Tuesday, May 25, 2010


One of the Writers' Festival sessions with Lone Frank, which I attended, was shared with Dr Perminder Sachdev, author of the book The Yipping Tiger. This is an Oliver Sacks-style memoir about some of the unusual cases he has seen in his clinic (he is currently based at the University of New South Wales). When I was discussing the session with another Festival attendee, she asked me why neuroscience seems to concentrate so much on the abnormal brain. I told her that I believe it is because it has always been so difficult to see a brain when it is working normally. It's only the absences, after a stroke, tumour or major trauma, that reveal to us what parts of the brain are used for which functions. The recent development of fMRI is changing that, though, and enabling neuroscientists to study activity in healthy brains as well as damaged ones.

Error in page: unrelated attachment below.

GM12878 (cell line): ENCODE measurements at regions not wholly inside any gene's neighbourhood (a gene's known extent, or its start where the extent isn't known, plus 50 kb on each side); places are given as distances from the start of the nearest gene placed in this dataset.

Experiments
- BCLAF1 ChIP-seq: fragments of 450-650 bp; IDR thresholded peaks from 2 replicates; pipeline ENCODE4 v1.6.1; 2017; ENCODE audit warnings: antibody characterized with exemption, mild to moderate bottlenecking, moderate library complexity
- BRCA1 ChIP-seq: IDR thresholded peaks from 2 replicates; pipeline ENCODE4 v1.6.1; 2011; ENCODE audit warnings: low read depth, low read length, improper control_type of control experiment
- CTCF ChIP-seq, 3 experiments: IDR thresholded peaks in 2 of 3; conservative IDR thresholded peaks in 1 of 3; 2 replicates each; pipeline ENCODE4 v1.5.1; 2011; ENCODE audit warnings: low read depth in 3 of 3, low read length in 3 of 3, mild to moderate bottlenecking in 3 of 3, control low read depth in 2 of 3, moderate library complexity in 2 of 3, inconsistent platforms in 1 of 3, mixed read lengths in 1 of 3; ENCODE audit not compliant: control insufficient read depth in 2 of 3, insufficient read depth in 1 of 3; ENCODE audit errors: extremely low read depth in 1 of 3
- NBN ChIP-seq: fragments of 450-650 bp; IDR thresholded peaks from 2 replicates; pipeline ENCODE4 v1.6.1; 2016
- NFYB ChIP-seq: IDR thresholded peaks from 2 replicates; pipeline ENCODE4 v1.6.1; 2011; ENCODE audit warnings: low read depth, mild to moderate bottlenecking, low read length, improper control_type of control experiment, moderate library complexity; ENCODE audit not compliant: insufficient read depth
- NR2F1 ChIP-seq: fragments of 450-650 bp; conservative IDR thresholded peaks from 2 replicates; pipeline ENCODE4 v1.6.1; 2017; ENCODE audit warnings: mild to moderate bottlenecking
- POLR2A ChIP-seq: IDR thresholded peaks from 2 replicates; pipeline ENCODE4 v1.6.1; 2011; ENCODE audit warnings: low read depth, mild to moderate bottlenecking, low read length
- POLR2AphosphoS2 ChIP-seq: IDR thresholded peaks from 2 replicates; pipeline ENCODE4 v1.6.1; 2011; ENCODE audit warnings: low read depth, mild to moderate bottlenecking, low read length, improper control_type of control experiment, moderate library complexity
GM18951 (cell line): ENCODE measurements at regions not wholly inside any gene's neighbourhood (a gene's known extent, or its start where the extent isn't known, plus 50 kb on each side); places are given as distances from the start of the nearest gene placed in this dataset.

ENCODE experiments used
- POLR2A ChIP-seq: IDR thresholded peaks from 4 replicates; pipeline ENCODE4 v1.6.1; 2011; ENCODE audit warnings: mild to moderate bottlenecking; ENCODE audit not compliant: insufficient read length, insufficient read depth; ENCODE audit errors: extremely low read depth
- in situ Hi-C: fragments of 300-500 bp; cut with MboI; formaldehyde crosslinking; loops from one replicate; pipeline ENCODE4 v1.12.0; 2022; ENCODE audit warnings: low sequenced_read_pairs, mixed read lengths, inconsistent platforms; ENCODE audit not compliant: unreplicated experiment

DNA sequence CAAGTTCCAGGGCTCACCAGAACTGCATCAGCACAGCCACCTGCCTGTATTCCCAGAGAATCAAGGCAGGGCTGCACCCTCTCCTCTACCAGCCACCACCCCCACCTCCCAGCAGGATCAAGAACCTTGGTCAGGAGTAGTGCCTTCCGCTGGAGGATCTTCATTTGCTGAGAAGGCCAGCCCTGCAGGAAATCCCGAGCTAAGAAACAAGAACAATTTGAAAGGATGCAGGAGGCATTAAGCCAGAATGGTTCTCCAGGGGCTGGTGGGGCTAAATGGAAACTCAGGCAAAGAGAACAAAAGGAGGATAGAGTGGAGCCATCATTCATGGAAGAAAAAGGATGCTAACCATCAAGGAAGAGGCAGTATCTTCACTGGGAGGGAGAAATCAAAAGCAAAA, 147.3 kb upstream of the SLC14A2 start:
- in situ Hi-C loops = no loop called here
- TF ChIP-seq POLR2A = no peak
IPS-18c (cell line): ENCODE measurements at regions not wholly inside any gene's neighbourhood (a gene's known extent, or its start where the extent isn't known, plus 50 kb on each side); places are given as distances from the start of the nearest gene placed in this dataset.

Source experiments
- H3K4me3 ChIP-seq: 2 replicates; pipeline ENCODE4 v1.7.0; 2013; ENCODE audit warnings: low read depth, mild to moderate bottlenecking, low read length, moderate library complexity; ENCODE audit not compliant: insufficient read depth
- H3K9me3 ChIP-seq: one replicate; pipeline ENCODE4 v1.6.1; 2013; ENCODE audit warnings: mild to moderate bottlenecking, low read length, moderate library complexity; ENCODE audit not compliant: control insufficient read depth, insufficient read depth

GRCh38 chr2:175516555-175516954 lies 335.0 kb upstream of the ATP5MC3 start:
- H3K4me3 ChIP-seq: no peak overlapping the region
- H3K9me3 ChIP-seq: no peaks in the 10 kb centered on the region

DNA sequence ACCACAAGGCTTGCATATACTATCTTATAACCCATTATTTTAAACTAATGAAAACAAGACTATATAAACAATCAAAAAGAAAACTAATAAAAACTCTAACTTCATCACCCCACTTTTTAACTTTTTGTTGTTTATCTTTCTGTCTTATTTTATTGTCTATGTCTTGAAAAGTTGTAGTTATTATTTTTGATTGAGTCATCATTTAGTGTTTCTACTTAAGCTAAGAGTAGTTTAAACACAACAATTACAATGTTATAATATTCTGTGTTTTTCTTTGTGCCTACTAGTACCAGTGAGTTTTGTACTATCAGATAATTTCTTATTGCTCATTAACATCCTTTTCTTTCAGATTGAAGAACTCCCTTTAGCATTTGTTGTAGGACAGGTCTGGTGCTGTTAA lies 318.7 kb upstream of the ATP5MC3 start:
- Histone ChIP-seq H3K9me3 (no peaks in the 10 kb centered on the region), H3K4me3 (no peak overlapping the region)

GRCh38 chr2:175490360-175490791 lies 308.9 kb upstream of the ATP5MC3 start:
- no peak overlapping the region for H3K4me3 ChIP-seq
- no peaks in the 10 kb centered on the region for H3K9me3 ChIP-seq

Dr Sachdev writes:
"We now have tools to image the living and working brain with high precision. Since the 1970s we have arguably learnt more about the human brain than in all the preceding centuries. There are more neuroscientists currently alive than have existed in all of history."
This reminded me of something Dr Adam Hamlin pointed out in his Tuesday Talk at Culture at Work; that almost everything we have learned about the brain we have learned in the past thirty years.

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